Dodger Stadium is a baseball memorabilia lover’s dream
LOS ANGELES — Dodger Stadium. Or Cooperstown West?
It’s a fair question should you find yourself visiting the breathtaking ballpark at 1000 Vin Scully Avenue in Chavez Ravine. The place is crawling with history — in the halls winding around the home and visitor locker rooms, on the concourse outside the press box, lining the walls of the press box itself, on the retired number plaza with the astounding view . . . it goes on and on.
“You come here and you walk around and there’s 55,000 people and that uniform is unique,” said Red Sox manager and former Dodger Alex Cora. “It’s beautiful, actually. And then you put it on and you feel it.”
For history buffs, this is a haven.
A spectacular array of memorabilia consumes the area on the fifth floor right outside the press box.
There is Frank Sinatra’s official Dodger Stadium seat, a ravishing yellow amid a sea of blue. Scully’s headset from his final broadcast on Oct. 2, 2016, sits safely inside glass. There’s a framed picture of a dapper Henry Fonda at Los Angeles Memorial Coliseum, where the Dodgers played briefly from 1958-61 after moving from Brooklyn.
Brooklyn’s Ebbets Field isn’t forgotten, the weathered home plate from the storied ballpark’s final game on Sept. 24, 1957, prominently displayed. Nearby are a stack of Dodger travel trunks, the paint chipping on what was once used to carry equipment from Ebbets Field to spring training in Vero Beach, Fla. Legendary manager Walter Alston once used one of the trunks as a desk to sign a box of baseballs.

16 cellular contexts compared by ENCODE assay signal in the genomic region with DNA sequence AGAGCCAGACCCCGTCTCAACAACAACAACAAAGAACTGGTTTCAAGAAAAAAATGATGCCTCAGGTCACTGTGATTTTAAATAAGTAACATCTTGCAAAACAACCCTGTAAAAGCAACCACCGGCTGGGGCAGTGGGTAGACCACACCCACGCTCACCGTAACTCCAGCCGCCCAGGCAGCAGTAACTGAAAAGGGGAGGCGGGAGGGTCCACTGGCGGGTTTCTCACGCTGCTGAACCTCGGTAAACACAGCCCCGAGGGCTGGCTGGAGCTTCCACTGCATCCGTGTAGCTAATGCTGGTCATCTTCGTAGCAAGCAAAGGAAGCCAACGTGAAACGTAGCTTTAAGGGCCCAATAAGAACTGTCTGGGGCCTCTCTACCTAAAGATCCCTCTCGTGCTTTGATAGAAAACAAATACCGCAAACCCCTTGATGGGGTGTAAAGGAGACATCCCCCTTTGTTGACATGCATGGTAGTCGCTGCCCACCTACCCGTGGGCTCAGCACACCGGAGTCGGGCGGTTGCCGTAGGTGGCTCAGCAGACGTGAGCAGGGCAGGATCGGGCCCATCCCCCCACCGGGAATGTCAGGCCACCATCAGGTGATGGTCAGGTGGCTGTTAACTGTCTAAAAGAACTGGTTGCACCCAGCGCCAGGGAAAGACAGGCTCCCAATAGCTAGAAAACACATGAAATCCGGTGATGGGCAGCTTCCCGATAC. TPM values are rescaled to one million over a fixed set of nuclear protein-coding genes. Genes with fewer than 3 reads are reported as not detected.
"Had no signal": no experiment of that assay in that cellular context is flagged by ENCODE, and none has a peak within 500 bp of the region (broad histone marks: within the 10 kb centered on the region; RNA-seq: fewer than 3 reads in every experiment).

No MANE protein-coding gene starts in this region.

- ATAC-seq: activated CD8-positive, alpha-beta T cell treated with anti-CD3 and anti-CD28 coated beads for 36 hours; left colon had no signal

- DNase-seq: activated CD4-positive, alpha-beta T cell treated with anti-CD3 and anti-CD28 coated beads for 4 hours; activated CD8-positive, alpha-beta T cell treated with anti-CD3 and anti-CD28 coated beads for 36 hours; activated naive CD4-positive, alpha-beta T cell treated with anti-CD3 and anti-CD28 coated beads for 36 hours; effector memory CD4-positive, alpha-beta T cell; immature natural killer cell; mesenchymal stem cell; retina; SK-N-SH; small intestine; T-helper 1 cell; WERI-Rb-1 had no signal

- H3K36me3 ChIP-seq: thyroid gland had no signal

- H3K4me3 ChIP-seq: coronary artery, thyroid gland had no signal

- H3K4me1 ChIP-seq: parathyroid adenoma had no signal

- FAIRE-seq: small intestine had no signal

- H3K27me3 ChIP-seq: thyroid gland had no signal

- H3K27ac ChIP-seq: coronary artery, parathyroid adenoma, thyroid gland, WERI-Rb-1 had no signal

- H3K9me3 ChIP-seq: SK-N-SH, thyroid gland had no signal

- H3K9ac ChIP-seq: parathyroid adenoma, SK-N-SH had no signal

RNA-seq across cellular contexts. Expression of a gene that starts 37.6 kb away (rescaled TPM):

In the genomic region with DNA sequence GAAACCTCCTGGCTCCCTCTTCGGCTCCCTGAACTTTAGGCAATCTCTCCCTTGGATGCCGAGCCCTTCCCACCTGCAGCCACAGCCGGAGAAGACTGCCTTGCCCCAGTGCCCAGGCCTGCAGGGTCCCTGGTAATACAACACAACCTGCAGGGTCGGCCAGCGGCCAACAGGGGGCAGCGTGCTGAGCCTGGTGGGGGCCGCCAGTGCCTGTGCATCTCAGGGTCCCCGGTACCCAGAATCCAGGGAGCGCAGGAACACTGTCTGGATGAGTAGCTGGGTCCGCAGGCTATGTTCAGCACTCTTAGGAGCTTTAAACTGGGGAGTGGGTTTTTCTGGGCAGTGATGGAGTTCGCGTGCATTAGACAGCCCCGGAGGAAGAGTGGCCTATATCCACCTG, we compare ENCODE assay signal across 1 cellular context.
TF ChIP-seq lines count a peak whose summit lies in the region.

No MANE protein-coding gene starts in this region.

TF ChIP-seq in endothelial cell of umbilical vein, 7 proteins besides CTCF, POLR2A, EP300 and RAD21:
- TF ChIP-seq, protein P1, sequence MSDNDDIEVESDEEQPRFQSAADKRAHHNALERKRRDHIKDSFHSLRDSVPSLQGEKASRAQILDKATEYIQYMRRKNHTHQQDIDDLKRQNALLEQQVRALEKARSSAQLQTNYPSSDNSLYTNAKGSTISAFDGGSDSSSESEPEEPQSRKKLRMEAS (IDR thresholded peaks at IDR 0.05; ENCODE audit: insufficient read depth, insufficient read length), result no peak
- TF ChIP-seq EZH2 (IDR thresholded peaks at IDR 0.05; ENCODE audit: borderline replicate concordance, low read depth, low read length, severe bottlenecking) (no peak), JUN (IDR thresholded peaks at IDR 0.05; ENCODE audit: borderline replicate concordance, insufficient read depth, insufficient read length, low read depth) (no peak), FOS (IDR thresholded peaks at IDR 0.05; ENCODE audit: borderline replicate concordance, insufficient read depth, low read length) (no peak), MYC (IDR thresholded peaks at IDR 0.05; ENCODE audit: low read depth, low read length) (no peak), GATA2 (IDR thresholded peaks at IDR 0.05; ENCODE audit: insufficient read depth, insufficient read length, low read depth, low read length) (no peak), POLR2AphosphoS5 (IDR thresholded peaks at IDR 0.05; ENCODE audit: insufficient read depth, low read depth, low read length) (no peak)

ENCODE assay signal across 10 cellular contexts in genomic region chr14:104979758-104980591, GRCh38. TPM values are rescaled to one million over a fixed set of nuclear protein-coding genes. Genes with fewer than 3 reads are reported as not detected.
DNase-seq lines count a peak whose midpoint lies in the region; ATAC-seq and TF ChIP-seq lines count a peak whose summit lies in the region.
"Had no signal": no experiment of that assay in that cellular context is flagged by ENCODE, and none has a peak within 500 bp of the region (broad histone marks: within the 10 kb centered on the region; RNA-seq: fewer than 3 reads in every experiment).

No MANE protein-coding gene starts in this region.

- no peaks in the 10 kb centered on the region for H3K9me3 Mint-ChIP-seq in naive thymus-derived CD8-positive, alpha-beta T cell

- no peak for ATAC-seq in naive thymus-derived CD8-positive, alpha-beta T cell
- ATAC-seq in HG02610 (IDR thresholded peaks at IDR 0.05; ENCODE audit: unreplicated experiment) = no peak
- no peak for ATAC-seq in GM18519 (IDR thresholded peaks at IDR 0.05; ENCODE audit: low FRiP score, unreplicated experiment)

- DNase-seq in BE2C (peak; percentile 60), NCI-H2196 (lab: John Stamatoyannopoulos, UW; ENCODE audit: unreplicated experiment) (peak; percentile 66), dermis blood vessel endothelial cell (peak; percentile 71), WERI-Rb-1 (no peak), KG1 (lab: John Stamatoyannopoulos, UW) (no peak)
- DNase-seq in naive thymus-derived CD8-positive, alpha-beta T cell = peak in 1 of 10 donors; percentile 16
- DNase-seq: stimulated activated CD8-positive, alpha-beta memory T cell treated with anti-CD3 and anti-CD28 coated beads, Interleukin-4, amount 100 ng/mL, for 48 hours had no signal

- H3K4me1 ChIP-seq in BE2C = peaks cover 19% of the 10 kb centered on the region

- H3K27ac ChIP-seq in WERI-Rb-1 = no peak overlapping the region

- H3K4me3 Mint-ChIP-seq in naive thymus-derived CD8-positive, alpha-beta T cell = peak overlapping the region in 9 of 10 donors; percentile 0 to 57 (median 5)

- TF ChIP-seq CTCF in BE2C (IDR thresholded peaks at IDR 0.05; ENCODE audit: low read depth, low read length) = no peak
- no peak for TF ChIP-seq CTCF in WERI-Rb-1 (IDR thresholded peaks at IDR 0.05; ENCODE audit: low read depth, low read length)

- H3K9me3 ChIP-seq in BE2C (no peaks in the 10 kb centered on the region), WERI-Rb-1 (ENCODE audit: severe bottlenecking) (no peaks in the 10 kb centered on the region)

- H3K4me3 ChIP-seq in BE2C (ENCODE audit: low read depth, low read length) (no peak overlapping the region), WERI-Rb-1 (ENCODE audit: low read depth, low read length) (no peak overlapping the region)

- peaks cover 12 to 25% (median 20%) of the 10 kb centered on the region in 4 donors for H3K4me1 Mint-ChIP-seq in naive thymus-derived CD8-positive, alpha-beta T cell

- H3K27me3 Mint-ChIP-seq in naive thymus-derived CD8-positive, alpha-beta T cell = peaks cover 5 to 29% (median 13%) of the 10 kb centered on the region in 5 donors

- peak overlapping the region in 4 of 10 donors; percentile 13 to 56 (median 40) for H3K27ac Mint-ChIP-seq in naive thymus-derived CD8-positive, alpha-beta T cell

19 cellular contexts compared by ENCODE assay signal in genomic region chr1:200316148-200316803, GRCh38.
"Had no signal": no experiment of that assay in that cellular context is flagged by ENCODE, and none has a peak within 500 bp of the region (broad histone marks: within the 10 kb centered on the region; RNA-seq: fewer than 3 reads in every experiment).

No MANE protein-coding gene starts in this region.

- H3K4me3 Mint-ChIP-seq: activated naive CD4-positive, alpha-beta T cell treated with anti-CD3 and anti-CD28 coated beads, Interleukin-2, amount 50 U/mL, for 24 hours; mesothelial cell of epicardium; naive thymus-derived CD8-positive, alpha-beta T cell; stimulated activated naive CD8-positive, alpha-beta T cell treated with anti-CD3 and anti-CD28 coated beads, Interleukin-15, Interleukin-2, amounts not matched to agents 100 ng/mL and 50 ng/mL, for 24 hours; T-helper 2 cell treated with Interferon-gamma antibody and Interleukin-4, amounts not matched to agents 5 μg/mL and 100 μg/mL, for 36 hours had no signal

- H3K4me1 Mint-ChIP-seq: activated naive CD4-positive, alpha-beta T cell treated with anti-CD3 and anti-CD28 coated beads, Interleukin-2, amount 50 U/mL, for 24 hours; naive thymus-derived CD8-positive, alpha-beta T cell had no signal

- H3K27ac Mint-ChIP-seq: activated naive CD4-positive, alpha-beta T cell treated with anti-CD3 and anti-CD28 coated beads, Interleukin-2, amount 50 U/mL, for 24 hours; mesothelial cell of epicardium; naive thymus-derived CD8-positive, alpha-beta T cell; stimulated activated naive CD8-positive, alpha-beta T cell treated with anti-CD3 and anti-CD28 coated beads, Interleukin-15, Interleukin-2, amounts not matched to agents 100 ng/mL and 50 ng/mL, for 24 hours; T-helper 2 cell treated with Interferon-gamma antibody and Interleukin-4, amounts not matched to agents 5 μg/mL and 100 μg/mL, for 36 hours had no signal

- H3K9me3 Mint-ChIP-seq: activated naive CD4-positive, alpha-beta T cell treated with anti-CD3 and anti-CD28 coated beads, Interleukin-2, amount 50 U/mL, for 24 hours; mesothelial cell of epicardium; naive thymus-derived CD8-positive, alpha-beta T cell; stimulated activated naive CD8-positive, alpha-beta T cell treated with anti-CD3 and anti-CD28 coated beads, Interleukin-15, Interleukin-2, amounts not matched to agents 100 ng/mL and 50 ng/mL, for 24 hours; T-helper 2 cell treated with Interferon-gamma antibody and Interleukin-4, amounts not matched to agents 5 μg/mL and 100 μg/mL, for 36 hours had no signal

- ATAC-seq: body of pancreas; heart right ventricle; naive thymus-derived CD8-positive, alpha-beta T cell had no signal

It gets even better once you venture downstairs to the tunnels just below field level.
Walls are lined with photos of iconic moments in Dodgers history, each colored in a bluish hue. The pictures date to 1890 with a team photo of the Brooklyn Baseball Club, nicknamed the “Bridegrooms.” Kirk Gibson’s home run in the 1988 World Series off Dennis Eckersley is included, of course. So, too, are moments from Steve Garvey, Bill Russell, Roy Campanella, Pee Wee Reese, Jackie Robinson, and many others.
“You’ve got Garvey and [Ron] Cey and Russell and Jaime [Jarrin] and Mr. Scully, just walking around,” said Cora. “And you’re like, wow, this is great. They do an outstanding job as an organization keeping those guys involved, which is great.”
One receives an education in these halls.
Did you know that the World Series trophy ceremony didn’t exist until 1967? The Dodgers display their titles from 1955, 1959, 1963, and 1965 in the form of commemorative bats. Or how about that Sandy Koufax’s real name is Sanford, and that Koufax made just $15,000 for the 1959 season? For proof, just peek at his contract, displayed next to a matted jersey of No. 32.
Most impressive are the trophies. Gold Gloves, Sliver Sluggers, Cy Youngs, Jackie Robinson awards, Manager of the Year awards, and Most Valuable Player plaques are secured behind glass. You name it and Dodger Stadium has it.
Why doesn’t the Baseball Hall of Fame house Koufax’s 1963 National League MVP award, when the southpaw went 25-5 with a 1.88 ERA?
Because it’s right here at Dodger Stadium.